Ott Toomet’s path to the iSchool was circuitous.
“I started as a physicist, but found there were very little applications for my astrophysics degree.”
Toomet, a new iSchool senior lecturer, turned his attention to economics because of his interest in social issues. Economics, he says, is not that different from physics. “It was a change, but not a huge change. Physics is very mathematical and formal, as is economics.”
His career includes a Ph.D. in Economics, 2005, from Aarhus University in Denmark and a role as assistant professor and senior research fellow in the Department of Economics at Tartu University in Estonia, Toomet’s native country. His specialty is econometrics, teaching economic theory and doing research related to applied statistics, now known as data science.
Toomet described his research this way, “You take data that is not at all good for what you want to do and you squeeze it into a computer and crank it around and around until it works for your purposes. I was good at that.”
Then he met Joshua Blumenstock at a conference and was impressed. Blumenstock founded the iSchool’s DataLab in 2013 as an iSchool assistant professor prior to moving to University of California at Berkeley in 2016. After a visit to Seattle, Toomet came to the iSchool on a research grant as a visiting scholar in 2015 and decided to accept his latest role as senior lecturer.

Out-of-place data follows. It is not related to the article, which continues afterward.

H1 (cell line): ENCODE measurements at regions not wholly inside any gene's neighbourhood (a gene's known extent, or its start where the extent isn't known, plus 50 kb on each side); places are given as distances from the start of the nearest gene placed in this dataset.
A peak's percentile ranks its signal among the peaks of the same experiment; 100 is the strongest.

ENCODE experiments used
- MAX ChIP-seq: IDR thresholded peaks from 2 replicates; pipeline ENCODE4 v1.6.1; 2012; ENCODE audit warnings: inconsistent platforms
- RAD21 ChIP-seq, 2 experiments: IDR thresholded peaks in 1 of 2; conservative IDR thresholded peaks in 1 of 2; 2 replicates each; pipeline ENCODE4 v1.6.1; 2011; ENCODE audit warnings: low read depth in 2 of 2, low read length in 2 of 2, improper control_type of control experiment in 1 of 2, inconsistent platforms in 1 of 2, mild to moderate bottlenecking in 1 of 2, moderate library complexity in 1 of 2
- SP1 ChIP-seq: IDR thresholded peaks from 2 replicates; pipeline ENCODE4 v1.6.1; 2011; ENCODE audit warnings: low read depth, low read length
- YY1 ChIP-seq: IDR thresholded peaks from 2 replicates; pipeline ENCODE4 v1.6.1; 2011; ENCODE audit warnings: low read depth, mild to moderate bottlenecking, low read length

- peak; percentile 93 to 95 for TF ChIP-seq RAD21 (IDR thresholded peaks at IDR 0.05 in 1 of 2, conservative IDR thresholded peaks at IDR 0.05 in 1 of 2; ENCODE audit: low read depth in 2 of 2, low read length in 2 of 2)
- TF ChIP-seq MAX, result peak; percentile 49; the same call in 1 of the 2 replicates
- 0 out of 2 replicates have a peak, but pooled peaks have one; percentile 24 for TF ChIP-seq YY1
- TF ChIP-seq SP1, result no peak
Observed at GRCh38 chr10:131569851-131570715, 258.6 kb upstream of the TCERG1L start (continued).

According to his bio, Toomet’s current research interests revolve around social networks, in particular how humans connect, and how to improve contacts between ethnic and racial groups. He is also contributing to other projects, largely as a data scientist. This includes violence and business development, Twitter communication during emergencies, and causal effect of labor market programs.
At the iSchool, Toomet teaches Econometrics and Machine Learning (INFX 574) and Core Methods in Data Science (INFO 371). This fall, he will teach Technical Foundations (INFO 201).
“I like interacting with students. I like the challenge to try and make seemingly complex principles understandable,” says Toomet. “I can give students many examples related to my research in social science and economics.”
He is also inspired by colleague Jevin West and his class, “Calling Bullshit in the Age of Big Data.” “Political texts quite often contain so much nonsense that everyone should immediately understand that it is nonsense,” says Toomet. “I’m looking for a way to teach students more of this critical thinking.”
Toomet describes his classroom philosophy as problem-solving teaching. “The main learning should come through solving problems on the computer or some theoretical or collaborative projects.”
When not in the classroom, Toomet says he enjoys Seattle very much. “I have an uncommon hobby called orienteering. Seattle has one of the most active clubs in the U.S.”